RATING: 8/10…READ: September 4, 2013
A dystopian novel where the ruling class is engineers and society is automated by machines. A great book to examine the extent of which technology makes life easier (automation) but also less human.
Anita had the mechanics of marriage down pat, even to the subtlest conventions. If her approach was disturbingly rational, systematic, she was thorough enough to turn out a creditable counterfeit of warmth. Paul could only suspect that her feelings were shallow—and perhaps that suspicion was part of what he was beginning to think of as his sickness.
Hell, everybody used to have some personal skill or willingness to work or something he could trade for what he wanted. Now that the machines have taken over, it’s quite somebody who has anything to offer. All most people can do is hope to be given something.”
Paul reflected that Baer was possibly the most just, reasonable, and candid person he’d ever known—remarkably machine-like in that the only problems he interested himself in were those brought to him, and in that he went to work on all problems with equal energy and interest, insensitive to quality and scale.
There’s something about war that brings out greatness. I hate to say that, but it’s true. Of course, maybe that’s because you can get great so quick in a war. Just one damn fool thing for a couple of seconds, and you’re great. I could be the greatest barber in the world, and maybe I am, but I’d have to prove it with a lifetime of great haircutting, and then nobody’d notice.
The truth can never be spoken without someone getting hurt.
“Nobody’s so damn well educated that you can’t learn ninety per cent of what he knows in six weeks. The other ten per cent is decoration.” “Yes, sir.” “Show me a specialist, and I’ll show you a man who’s so scared he’s dug a hole for himself to hide in.” “Yes, sir.” “Almost nobody’s competent, Paul. It’s enough to make you cry to see how bad most people are at their jobs. If you can do a half-assed job of anything, you’re a one-eyed man in the kingdom of the blind.”
“You want a piece of advice from a tired old man?” “Depends on which tired old man. You?” “Me. Don’t put one foot in your job and the other in your dreams, Ed. Go ahead and quit, or resign yourself to this life. It’s just too much of a temptation for fate to split you right up the middle before you’ve made up your mind which way to go.”
“Public relations,” said Halyard. “Please, what are public relations?” said Khashdrahr. “That profession,” said Halyard, quoting by memory from the Manual, “that profession specializing in the cultivation, by applied psychology in mass communication media, of favorable public opinion with regard to controversial issues and institutions, without being offensive to anyone of importance, and with the continued stability of the economy and society its primary goal.”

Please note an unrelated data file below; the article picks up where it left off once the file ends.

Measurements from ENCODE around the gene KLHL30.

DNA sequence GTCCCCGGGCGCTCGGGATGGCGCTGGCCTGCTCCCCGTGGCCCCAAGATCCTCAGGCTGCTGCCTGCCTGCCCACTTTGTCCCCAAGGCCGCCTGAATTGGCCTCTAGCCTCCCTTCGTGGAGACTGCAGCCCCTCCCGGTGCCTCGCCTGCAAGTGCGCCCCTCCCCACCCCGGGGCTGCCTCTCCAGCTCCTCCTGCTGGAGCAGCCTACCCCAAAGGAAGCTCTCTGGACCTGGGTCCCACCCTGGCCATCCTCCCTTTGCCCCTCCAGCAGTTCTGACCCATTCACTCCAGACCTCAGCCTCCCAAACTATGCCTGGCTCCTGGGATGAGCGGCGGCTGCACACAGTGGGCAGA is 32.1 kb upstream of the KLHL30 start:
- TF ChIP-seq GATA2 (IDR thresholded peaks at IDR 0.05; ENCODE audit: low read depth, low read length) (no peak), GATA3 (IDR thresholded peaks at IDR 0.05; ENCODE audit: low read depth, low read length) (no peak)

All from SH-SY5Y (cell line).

“These club members, they get just any book, any picture?” asked Khashdrahr. “I should say not! A lot of research goes into what’s run off, believe me. Surveys of public reading tastes, readability and appeal tests on books being considered. Heavens, running off an unpopular book would put a club out of business like that!” He snapped his fingers ominously. “The way they keep culture so cheap is by knowing in advance what and how much of it people want. They get it right, right down to the color of the jacket.
“I don’t follow. Isn’t his brother happy?” “Utterly and always happy. And my husband says somebody’s just got to be maladjusted; that somebody’s got to be uncomfortable enough to wonder where people are, where they’re going, and why they’re going there. That was the trouble with his book. It raised those questions, and was rejected. So he was ordered into public-relations duty.”
Replacement is not necessarily bad, but to do it without regard for the wishes of men is lawlessness. “Without regard for the changes in human life patterns that may result, new machines, new forms of organization, new ways of increasing efficiency, are constantly being introduced. To do this without regard for the effects on life patterns is lawlessness.
“I hold, and the members of the Ghost Shirt Society hold: “That there must be virtue in imperfection, for Man is imperfect, and Man is a creation of God. “That there must be virtue in frailty, for Man is frail, and Man is a creation of God. “That there must be virtue in inefficiency, for Man is inefficient, and Man is a creation of God. “That there must be virtue in brilliance followed by stupidity, for Man is alternately brilliant and stupid, and Man is a creation of God.
“Most fascinating game there is, keeping things from staying the way they are.”